Luke 19, "As he approached Jerusalem and he saw the city," this is his triumphal entry. We celebrate that on Palm Sunday, this victorious day of Jesus coming into the city of Jerusalem as a conquering King. As he approached the city, what did he do? He wept over it. He said, "If even you had only known on this day what would bring you peace, but now it's hidden from your eyes. The days will come upon you when your enemies will build an embankment against you and encircle you and hem you in on every side. They will dash you to the ground, you and the children within your walls. They will not leave one stone on another, because you didn't recognize the time of God's coming to you again".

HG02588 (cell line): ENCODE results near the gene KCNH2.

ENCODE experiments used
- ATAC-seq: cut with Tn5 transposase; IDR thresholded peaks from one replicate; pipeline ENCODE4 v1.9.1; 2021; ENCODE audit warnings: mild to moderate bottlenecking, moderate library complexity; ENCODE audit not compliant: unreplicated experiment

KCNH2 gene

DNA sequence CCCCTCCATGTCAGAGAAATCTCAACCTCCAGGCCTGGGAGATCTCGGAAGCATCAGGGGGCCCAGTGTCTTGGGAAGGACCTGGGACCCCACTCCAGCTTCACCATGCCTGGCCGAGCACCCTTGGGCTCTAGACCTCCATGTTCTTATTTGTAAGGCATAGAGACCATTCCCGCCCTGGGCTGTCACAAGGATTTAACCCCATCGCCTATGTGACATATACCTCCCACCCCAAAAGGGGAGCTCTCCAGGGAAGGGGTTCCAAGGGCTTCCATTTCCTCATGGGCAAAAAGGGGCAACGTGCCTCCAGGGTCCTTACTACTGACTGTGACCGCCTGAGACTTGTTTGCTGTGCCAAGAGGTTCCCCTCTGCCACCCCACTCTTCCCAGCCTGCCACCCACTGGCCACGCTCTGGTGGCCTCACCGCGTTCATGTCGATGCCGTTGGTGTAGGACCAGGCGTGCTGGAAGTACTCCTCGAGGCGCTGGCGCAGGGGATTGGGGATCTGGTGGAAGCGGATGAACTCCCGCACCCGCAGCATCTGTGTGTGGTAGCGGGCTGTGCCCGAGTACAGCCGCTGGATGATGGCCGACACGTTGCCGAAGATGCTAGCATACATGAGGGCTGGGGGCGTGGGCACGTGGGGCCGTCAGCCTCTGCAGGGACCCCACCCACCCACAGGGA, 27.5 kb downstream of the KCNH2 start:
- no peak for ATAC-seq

This is the greatest of all the Hebrew prophets. His friends were there that day. They've heard what he said. It's recounted in multiple gospels. This isn't some side story. It's not incidental. What Jesus is describing is the siege of the city. It would have been very apparent to them. It was the most common means of warfare in the first century. If an attacking army came to a city, Jerusalem was a walled city. You would de deploy your troops around the city. You wouldn't allow anybody to come in or to go out. You would starve them into submission. And it's what Jesus described. They came in 70 AD and fulfilled what Jesus said. If we put it in contemporary language, he said, the missiles will rain down on your city, the drones will drop bombs, the enemy will murder the children in the streets of your city.